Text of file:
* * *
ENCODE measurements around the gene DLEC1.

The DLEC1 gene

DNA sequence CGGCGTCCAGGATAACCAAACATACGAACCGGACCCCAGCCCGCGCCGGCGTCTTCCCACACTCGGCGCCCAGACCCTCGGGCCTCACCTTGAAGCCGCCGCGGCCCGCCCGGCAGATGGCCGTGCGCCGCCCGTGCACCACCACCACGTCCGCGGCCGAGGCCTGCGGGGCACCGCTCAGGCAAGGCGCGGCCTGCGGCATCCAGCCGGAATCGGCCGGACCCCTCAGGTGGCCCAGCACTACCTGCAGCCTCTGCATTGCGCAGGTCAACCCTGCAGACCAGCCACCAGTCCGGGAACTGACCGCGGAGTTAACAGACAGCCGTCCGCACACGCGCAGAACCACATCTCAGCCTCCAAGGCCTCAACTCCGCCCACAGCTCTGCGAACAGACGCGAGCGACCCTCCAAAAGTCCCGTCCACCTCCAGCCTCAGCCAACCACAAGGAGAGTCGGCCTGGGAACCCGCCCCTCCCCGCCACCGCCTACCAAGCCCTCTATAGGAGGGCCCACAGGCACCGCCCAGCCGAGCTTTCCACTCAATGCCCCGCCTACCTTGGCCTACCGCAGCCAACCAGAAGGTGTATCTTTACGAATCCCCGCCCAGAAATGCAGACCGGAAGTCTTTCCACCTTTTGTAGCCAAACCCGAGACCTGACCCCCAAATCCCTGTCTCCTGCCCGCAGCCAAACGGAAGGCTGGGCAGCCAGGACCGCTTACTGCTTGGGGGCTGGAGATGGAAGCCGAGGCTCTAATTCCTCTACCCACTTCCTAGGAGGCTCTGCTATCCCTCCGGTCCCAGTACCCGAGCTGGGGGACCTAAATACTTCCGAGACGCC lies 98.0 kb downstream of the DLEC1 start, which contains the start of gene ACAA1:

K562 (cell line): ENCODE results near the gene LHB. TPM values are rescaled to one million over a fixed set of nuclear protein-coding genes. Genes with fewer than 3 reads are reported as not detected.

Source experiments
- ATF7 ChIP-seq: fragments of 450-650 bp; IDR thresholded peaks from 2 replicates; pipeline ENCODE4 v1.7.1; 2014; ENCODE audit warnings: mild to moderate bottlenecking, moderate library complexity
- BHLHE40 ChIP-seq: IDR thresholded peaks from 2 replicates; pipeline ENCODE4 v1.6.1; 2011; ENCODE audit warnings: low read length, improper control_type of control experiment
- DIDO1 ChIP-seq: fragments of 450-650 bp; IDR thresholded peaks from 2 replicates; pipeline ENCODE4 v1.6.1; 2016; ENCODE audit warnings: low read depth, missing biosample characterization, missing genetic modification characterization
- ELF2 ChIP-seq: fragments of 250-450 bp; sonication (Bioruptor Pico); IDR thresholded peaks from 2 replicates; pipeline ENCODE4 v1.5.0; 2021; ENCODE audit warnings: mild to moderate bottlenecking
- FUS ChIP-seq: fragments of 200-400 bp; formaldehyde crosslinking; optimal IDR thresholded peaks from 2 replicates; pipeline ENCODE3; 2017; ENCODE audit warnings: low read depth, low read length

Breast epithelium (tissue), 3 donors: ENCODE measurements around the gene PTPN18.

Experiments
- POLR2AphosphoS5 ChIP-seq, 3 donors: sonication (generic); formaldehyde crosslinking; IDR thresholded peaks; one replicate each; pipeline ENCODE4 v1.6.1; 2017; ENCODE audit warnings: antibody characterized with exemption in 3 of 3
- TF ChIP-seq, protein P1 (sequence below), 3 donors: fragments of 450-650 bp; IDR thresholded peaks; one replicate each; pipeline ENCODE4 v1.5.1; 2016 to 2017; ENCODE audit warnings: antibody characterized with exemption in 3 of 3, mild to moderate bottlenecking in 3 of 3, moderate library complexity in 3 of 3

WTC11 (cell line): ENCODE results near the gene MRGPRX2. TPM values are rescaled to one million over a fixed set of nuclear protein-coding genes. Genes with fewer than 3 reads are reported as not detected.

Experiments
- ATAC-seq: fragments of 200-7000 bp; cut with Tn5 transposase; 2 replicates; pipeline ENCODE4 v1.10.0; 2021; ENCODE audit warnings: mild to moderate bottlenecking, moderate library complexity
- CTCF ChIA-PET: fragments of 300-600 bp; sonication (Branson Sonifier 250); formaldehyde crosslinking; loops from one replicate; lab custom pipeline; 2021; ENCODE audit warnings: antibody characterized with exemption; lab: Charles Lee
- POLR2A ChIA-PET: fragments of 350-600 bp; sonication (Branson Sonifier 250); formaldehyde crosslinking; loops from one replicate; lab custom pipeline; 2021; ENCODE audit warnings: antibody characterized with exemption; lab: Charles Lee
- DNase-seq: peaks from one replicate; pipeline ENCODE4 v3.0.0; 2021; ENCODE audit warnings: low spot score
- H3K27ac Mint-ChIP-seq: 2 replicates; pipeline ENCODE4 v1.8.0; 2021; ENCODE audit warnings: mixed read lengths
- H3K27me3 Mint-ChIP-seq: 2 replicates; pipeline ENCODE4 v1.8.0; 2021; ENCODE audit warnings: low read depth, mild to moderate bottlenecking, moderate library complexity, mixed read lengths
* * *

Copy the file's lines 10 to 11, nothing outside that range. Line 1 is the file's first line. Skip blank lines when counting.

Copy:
- FUS ChIP-seq: fragments of 200-400 bp; formaldehyde crosslinking; optimal IDR thresholded peaks from 2 replicates; pipeline ENCODE3; 2017; ENCODE audit warnings: low read depth, low read length

Breast epithelium (tissue), 3 donors: ENCODE measurements around the gene PTPN18.